Action to address the shortage of HGV drivers and secure fuel supplies

The government has announced a temporary relaxation of competition laws and new measures to increase the number of HGV drivers, helping to ease pressures affecting petrol stations across the UK as a result of increased demand. 

  • There is no shortage of fuel in the UK. A spike in localised demand has led to increased pressures at our petrol stations - and the government will take whatever action is necessary to resolve this. 
  • The government is implementing The Downstream Oil Protocol – a temporary exemption to competition laws to enable information sharing between petrol stations – and also introducing short term visas for HGV drivers, increasing HGV testing, and establishing skills bootcamps to train up to 3,000 more people to become HGV drivers and provide more resilience in the system. 
  • These measures will help petrol stations to respond to the increased demand – and we urge all drivers to act responsibly in filling up their cars.


Jim said…
There may be a shortage of HGV drivers, but the shortage of tanker drivers simply isnt real.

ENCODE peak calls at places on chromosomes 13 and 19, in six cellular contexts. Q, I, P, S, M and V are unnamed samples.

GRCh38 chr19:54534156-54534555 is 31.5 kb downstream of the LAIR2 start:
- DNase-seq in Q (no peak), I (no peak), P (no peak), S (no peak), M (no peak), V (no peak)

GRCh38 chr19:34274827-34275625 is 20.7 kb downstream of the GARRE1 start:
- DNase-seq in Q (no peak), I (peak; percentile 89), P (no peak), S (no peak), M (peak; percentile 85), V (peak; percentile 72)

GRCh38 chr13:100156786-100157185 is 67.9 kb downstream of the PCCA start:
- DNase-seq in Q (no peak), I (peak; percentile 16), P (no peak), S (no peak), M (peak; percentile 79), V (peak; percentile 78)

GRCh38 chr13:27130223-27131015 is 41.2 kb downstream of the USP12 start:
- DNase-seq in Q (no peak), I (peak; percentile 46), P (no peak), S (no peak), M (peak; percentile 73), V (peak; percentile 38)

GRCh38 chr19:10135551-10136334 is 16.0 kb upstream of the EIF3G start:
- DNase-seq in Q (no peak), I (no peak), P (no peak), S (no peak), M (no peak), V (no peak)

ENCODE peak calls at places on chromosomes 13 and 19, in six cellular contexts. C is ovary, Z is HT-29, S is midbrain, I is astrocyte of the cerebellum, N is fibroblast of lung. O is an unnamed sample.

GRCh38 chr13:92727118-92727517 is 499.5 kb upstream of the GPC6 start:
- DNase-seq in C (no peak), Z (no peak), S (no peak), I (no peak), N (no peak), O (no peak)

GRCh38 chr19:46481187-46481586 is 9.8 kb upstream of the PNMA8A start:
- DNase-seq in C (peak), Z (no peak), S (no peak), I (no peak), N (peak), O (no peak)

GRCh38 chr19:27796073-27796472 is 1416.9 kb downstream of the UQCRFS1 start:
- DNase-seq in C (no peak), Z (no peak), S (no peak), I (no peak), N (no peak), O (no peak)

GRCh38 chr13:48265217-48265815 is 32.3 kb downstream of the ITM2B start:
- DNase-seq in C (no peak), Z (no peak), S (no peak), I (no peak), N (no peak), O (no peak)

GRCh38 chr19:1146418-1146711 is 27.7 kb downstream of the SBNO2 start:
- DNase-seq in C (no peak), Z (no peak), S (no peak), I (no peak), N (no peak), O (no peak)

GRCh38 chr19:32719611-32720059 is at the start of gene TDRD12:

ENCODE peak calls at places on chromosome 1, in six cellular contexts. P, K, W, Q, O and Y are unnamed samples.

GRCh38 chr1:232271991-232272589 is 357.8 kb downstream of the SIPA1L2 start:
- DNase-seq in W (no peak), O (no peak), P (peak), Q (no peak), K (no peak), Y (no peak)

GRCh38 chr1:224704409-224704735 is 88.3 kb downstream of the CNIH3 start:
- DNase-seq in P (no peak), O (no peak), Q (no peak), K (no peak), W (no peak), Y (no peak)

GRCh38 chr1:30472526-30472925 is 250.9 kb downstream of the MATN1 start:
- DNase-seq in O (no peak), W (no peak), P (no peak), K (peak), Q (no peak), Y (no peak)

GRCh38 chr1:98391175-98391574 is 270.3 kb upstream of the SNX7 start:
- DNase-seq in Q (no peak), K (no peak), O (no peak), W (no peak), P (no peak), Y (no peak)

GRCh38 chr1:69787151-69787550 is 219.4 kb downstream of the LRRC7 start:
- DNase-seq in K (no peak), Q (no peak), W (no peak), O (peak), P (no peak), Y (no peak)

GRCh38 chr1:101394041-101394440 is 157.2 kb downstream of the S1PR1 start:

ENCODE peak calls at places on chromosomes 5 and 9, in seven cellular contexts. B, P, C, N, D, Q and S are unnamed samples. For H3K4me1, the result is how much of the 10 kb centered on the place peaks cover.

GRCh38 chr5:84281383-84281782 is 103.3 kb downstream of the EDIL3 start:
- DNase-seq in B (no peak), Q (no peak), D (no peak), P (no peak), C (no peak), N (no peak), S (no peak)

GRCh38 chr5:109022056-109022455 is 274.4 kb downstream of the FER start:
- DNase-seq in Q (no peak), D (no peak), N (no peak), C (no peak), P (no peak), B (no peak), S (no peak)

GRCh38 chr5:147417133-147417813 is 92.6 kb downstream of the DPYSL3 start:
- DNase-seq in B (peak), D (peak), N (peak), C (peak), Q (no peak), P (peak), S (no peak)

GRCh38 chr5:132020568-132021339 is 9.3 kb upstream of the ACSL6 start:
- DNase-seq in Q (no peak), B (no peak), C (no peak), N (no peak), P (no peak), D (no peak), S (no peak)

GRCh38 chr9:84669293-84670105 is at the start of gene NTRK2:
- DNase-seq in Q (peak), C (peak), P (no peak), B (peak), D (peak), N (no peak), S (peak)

They are pretty well paid, the licences and certs requrired to carry fuel and other dangerous goods demand a very high English level which is why there are few vacancies, its an area that is prodomonently British. Also the visas wont reelly bring in eu drivers, they are higher paid in the EU and i cant see them queueing to apply for a visa in a country that begrougingly offterd. Though there are a few from Nigeria that may apply

Chris Whiteside said…
Indeed - there is a genuine shortage of HGV drivers, which is due to a number of reasons including COVID-19 and probably partly Brexit (though the attempt to blame all of it on Brexit from some quarters is not credible.)

The problems at the pumps, however, were much more due to demand than supply - we are not short of petrol or diesel fuel and there is enough tanker transport capacity to meet normal demand.

The fuel difficulties over the last few weeks were a self-inflicted injury generated by the social and mainstream media and driven by panic, and it shows how vulnerable complex modern economies can be to behaviour which turns perceived problems into real ones.

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